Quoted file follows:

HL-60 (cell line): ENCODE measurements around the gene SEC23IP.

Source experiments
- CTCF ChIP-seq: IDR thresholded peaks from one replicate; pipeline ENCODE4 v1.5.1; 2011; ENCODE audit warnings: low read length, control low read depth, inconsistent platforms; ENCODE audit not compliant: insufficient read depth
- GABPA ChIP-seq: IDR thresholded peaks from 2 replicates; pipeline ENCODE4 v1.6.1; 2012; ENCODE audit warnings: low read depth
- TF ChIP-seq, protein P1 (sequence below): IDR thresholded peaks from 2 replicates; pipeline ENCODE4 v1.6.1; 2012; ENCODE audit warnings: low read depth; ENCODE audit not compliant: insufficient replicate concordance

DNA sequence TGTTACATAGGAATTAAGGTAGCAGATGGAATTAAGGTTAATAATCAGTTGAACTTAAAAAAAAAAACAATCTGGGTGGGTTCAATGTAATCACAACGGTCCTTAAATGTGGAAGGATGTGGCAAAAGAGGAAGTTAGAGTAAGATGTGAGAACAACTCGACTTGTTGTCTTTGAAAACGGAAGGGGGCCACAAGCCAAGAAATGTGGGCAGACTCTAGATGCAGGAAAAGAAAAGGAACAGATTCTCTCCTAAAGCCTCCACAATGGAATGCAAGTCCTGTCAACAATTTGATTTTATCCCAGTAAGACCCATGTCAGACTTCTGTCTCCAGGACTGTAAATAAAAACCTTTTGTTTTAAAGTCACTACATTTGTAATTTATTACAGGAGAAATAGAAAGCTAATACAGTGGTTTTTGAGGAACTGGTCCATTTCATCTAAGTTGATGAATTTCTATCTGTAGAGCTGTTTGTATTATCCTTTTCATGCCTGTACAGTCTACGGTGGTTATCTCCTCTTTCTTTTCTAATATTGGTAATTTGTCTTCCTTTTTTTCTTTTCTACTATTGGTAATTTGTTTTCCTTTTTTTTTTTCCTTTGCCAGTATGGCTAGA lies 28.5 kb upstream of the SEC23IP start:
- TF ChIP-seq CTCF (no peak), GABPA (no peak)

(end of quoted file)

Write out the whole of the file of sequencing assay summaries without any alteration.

HL-60 (cell line): ENCODE measurements around the gene SEC23IP.

Source experiments
- CTCF ChIP-seq: IDR thresholded peaks from one replicate; pipeline ENCODE4 v1.5.1; 2011; ENCODE audit warnings: low read length, control low read depth, inconsistent platforms; ENCODE audit not compliant: insufficient read depth
- GABPA ChIP-seq: IDR thresholded peaks from 2 replicates; pipeline ENCODE4 v1.6.1; 2012; ENCODE audit warnings: low read depth
- TF ChIP-seq, protein P1 (sequence below): IDR thresholded peaks from 2 replicates; pipeline ENCODE4 v1.6.1; 2012; ENCODE audit warnings: low read depth; ENCODE audit not compliant: insufficient replicate concordance

DNA sequence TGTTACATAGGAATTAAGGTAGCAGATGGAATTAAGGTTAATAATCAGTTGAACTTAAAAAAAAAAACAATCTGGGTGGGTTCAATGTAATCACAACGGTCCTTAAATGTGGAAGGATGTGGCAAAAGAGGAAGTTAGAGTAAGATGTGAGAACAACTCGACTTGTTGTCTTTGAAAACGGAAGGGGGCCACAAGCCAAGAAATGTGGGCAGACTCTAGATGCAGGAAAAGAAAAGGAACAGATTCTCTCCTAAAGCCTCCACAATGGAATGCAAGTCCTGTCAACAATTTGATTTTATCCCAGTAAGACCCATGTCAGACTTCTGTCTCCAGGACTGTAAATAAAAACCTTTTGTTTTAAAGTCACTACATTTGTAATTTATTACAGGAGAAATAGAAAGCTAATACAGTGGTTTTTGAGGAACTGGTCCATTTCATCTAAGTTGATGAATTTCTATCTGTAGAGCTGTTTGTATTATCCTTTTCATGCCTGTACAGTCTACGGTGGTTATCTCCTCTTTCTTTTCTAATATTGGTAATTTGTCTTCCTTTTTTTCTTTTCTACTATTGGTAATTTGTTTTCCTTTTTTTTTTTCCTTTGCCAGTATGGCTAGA lies 28.5 kb upstream of the SEC23IP start:
- TF ChIP-seq CTCF (no peak), GABPA (no peak)